Tagirova-Daley, Tatiana A.
Claude McKay's Liberating Narrative
Russian and Anglophone Caribbean Literary Connections
Year of Publication: 2012
New York, Bern, Berlin, Bruxelles, Frankfurt am Main, Oxford, Wien, 2012. X, 144 pp.
ISBN 978-1-4331-1820-3 hb. (Hardcover)
ISBN 978-1-4539-0574-6 (eBook)
Weight: 0.340 kg, 0.750 lbs
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Claude McKay's Liberating Narrative: Russian and Anglophone Caribbean Literary Connections examines McKay's search for an original form of literary expression that started in Jamaica and continued in his subsequent travels abroad. Newly found research pertaining to his presence in several Russian periodicals, magazines, and literary diaries brings new light to the writer's contribution to the Soviet understanding of African American and Caribbean issues and his possible influence on Yevgeny Zamyatin, the writer he met during his 1922 - 1923 visit to Russia. The primary focus of this book is Claude McKay and his positive reception of Alexander Pushkin, Feodor Dostoyevsky, and Leo Tolstoy, the nineteenth-century Russian writers who influenced his literary career and enabled him to find a solution to his dilemma of a dual Caribbean identity. The secondary focus of this book is the analysis of McKay's affinity with his Russian literary predecessors and with C.L.R. James and Ralph de Boissière, his Trinidadian contemporaries, who also acknowledged the importance of Russian writers in their artistic development. The book discusses McKay as a precursor of Russian and Anglophone Caribbean links and presents a comparative analysis of cross-racial, cross-national, and cross-cultural alliances between these two distinct yet similar types of literature. Claude McKay's Liberating Narrative is highly recommended for undergraduate and graduate courses in Caribbean and comparative literature at North American, European, Caribbean, and African universities.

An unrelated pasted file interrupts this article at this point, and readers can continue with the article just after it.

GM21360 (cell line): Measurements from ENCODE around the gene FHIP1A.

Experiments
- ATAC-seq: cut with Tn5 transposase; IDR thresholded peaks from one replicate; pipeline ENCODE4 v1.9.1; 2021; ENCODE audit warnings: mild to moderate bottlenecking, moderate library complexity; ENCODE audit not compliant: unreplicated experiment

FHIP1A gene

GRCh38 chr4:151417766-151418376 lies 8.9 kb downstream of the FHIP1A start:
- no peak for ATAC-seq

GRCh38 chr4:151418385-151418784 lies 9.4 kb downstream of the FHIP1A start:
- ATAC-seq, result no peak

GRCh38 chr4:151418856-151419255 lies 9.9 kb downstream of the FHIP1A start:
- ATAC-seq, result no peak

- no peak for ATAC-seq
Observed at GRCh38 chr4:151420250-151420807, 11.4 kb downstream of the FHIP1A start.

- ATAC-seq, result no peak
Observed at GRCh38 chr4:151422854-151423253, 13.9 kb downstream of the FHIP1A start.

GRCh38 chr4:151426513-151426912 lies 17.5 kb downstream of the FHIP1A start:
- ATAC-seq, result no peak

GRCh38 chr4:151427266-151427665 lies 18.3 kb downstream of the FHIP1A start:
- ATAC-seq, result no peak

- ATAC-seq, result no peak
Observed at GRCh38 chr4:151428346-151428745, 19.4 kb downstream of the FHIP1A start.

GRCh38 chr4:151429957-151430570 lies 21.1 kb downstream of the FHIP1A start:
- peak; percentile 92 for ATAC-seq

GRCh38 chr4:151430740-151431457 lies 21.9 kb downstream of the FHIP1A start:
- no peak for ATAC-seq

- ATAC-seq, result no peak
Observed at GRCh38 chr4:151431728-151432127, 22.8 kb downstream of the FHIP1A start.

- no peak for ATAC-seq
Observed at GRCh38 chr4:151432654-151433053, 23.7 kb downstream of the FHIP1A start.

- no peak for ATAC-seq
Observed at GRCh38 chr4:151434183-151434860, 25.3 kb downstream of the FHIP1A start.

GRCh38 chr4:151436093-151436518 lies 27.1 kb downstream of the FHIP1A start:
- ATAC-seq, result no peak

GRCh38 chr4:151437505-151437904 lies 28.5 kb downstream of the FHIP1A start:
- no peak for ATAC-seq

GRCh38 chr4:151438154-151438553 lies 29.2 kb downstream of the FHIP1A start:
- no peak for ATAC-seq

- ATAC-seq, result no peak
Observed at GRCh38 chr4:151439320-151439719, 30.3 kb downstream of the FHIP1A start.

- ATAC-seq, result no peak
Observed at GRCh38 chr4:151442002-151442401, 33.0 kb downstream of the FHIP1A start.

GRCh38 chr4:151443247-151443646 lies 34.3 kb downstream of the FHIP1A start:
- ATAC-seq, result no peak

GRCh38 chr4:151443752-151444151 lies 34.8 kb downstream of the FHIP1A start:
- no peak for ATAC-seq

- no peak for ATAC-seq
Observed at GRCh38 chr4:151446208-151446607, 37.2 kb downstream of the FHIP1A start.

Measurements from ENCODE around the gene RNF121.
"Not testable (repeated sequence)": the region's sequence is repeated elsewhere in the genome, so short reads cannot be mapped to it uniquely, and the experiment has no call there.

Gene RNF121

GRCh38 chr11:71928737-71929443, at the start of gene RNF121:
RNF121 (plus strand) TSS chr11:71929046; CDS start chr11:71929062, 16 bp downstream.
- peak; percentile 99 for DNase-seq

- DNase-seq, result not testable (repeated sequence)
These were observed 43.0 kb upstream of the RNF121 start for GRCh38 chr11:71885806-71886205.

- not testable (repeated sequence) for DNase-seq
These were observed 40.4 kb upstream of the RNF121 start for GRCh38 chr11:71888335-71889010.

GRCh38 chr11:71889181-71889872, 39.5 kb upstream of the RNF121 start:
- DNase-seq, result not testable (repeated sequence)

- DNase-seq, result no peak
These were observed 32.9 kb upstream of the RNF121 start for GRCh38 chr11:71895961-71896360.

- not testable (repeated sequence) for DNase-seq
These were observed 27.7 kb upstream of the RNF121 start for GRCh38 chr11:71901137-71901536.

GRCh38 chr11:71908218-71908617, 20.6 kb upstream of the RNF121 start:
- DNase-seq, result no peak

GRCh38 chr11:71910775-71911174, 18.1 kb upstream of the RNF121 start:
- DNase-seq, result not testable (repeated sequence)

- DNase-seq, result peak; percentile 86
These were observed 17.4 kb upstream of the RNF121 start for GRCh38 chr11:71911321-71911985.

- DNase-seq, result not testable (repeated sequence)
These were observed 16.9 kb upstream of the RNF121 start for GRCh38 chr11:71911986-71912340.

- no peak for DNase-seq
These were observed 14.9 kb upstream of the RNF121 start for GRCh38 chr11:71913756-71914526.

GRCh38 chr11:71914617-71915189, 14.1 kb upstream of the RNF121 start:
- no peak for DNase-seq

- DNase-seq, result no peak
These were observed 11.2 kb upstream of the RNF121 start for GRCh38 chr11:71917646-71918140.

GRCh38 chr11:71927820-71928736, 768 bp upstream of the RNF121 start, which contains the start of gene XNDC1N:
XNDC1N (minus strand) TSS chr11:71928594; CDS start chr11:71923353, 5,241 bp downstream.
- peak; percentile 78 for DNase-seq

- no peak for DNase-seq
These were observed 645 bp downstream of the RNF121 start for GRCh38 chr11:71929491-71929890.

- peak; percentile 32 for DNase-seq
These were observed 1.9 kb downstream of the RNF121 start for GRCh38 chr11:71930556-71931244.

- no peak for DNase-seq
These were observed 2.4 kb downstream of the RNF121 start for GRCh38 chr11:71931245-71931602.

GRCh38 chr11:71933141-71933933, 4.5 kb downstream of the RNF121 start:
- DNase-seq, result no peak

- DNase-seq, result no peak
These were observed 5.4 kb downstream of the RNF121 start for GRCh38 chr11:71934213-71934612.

About the author(s)/editor(s)
Tatiana A. Tagirova-Daley obtained her PhD in Caribbean literature and linguistics at the University of Puerto Rico, Rio Piedras Campus and teaches literature and writing at Elizabeth City State University. Among some of her scholarly publications are those on Claude McKay, Frantz Fanon, Derek Walcott, Jacques Roumain, Ralph de Boissière, and Patrick Chamoiseau. She is the co-editor of Critical Perspectives on Caribbean Literature and Culture (2010).
«From the Harlem Renaissance to the Trinidadian Awakening, Anglophone Afro-Caribbean writers have actively expressed a culturally particular identity by engaging in a surrogate dialogue with Russian writing. With a focus on Claude McKay's struggle to define a folk-based West Indian cosmopolitan nationalism, Tatiana A. Tagirova-Daley's book maps, for the first time, the journey through classic Russian realism and Soviet internationalism toward a Caribbean postcolonial literature that both aroused ethnic identity and raised class consciousness.» (Dale E. Peterson, Amherst College)
«This spectacular new inquiry into Claude McKay's presence in Russian periodicals and literary diaries illuminates in entirely novel ways the Harlem Renaissance writer's role in shaping Soviet insights into black matters. McKay's fascination with the black Russian writer Alexander Pushkin and the white Russian radical Leo Tolstoy, alongside his acquaintanceship with revolutionary Caribbeans C.L.R. James and Ralph de Boissière, makes this remarkable study requisite reading for future interracial, transnational, and transcultural study.» (Gary Edward Holcomb, Ohio University; Author of 'Claude McKay', 'Code Name Sasha: Queer Black Marxism and the Harlem Renaissance' and 'Hemingway and the Black Renaissance')
Caribbean Studies. Vol. 28
General Editors: Michael G. Paulson and Tamara Alvarez-Detrell